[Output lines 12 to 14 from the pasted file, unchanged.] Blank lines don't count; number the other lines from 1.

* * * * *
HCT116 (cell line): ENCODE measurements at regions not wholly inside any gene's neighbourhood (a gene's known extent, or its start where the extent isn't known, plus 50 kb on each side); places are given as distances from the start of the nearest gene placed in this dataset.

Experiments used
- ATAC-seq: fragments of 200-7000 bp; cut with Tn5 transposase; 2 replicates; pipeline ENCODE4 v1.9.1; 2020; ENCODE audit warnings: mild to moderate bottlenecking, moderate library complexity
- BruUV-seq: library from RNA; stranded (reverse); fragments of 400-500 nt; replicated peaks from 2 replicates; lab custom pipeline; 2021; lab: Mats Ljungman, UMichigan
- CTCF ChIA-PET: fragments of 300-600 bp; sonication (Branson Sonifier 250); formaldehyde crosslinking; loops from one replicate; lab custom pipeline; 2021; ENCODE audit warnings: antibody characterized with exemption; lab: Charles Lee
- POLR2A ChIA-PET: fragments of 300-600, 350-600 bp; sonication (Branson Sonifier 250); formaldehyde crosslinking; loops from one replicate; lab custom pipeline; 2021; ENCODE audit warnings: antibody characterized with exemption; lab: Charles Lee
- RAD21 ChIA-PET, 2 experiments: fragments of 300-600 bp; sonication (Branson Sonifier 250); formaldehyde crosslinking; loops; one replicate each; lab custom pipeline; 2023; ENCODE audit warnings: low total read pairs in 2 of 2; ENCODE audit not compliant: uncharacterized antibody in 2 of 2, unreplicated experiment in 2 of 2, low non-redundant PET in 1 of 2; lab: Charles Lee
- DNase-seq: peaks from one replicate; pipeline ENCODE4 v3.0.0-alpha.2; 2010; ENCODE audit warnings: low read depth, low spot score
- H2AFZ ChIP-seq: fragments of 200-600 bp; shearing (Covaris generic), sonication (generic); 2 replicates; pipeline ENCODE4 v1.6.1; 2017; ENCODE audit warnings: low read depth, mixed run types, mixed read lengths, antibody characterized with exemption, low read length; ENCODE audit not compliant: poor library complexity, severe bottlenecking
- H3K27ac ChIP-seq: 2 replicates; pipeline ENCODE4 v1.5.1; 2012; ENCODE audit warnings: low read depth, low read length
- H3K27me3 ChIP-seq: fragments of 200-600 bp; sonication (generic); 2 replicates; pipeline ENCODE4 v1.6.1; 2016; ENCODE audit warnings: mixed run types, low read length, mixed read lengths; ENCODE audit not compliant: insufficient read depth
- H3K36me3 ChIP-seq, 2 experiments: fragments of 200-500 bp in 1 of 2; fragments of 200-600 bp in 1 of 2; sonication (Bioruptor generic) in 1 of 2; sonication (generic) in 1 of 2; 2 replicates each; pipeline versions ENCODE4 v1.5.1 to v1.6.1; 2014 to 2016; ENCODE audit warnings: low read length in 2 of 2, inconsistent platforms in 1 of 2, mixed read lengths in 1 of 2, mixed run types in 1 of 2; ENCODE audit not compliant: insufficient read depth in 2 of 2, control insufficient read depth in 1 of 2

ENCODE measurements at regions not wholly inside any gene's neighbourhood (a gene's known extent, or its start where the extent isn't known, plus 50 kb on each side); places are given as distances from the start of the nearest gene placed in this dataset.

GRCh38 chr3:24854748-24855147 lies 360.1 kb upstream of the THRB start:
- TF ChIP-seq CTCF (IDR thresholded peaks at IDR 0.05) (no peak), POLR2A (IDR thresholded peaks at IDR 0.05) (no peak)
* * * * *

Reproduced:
- H3K36me3 ChIP-seq, 2 experiments: fragments of 200-500 bp in 1 of 2; fragments of 200-600 bp in 1 of 2; sonication (Bioruptor generic) in 1 of 2; sonication (generic) in 1 of 2; 2 replicates each; pipeline versions ENCODE4 v1.5.1 to v1.6.1; 2014 to 2016; ENCODE audit warnings: low read length in 2 of 2, inconsistent platforms in 1 of 2, mixed read lengths in 1 of 2, mixed run types in 1 of 2; ENCODE audit not compliant: insufficient read depth in 2 of 2, control insufficient read depth in 1 of 2

ENCODE measurements at regions not wholly inside any gene's neighbourhood (a gene's known extent, or its start where the extent isn't known, plus 50 kb on each side); places are given as distances from the start of the nearest gene placed in this dataset.

GRCh38 chr3:24854748-24855147 lies 360.1 kb upstream of the THRB start: